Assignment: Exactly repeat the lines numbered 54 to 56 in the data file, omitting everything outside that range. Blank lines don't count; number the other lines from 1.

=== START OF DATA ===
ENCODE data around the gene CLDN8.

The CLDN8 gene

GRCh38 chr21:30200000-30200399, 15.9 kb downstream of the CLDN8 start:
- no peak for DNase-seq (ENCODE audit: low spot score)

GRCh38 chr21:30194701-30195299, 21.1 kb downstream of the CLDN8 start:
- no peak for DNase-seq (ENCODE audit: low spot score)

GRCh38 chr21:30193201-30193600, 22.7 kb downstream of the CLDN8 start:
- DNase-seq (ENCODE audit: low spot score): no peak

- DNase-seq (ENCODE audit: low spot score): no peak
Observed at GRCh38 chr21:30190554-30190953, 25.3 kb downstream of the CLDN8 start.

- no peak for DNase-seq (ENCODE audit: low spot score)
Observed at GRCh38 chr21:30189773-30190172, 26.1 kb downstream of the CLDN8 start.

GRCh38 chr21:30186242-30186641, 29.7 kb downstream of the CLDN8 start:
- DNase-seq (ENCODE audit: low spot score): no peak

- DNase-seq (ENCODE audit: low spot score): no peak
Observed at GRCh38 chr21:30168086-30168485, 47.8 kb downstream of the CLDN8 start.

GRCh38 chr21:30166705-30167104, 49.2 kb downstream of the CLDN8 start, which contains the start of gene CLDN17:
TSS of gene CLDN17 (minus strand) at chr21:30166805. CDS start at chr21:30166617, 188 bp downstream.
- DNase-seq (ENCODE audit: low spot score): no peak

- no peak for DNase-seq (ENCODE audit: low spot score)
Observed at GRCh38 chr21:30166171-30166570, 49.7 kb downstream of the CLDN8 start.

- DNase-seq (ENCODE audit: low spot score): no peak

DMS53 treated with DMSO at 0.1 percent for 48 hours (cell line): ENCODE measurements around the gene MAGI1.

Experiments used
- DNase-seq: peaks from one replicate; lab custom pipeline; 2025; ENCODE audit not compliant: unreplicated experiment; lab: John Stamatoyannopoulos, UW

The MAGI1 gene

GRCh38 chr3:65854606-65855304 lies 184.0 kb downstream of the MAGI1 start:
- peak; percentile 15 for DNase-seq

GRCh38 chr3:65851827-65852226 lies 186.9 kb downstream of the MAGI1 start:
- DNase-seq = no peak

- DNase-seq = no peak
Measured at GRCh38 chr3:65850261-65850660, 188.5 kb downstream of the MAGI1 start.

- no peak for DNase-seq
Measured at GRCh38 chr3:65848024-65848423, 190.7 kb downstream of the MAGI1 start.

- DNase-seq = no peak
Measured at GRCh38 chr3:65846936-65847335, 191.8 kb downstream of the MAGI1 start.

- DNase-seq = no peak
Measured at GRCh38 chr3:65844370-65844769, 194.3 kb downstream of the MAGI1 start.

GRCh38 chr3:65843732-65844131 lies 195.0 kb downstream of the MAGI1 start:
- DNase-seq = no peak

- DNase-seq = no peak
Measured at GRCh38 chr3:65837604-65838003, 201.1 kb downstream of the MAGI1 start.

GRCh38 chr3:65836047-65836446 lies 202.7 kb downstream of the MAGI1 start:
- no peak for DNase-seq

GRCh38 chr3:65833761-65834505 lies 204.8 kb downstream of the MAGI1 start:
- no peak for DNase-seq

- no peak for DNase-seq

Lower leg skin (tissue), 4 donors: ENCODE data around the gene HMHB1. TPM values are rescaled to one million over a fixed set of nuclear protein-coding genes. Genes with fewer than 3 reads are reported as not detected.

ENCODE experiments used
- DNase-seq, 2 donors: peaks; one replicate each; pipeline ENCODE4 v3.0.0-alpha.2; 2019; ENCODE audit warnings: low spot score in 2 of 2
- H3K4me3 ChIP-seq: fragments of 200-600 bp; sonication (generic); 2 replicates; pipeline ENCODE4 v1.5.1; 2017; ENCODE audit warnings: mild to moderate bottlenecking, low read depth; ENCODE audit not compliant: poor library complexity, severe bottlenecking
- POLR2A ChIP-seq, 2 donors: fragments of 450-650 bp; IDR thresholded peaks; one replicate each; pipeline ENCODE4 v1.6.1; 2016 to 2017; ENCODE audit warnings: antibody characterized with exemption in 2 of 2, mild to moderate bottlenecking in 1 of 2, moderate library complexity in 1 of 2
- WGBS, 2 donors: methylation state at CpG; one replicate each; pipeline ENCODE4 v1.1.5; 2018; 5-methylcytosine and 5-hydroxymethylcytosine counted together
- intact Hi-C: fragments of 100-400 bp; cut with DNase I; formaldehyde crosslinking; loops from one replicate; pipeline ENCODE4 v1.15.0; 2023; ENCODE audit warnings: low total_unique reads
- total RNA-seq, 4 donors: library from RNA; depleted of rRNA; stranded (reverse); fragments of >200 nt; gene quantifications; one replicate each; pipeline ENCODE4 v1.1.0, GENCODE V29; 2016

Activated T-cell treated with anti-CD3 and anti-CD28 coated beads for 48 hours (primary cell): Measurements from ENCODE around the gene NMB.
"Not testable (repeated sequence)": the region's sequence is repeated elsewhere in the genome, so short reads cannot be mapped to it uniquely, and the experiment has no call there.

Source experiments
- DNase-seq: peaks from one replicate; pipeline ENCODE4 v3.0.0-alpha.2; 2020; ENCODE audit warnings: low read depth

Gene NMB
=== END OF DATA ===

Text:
- intact Hi-C: fragments of 100-400 bp; cut with DNase I; formaldehyde crosslinking; loops from one replicate; pipeline ENCODE4 v1.15.0; 2023; ENCODE audit warnings: low total_unique reads
- total RNA-seq, 4 donors: library from RNA; depleted of rRNA; stranded (reverse); fragments of >200 nt; gene quantifications; one replicate each; pipeline ENCODE4 v1.1.0, GENCODE V29; 2016

Activated T-cell treated with anti-CD3 and anti-CD28 coated beads for 48 hours (primary cell): Measurements from ENCODE around the gene NMB.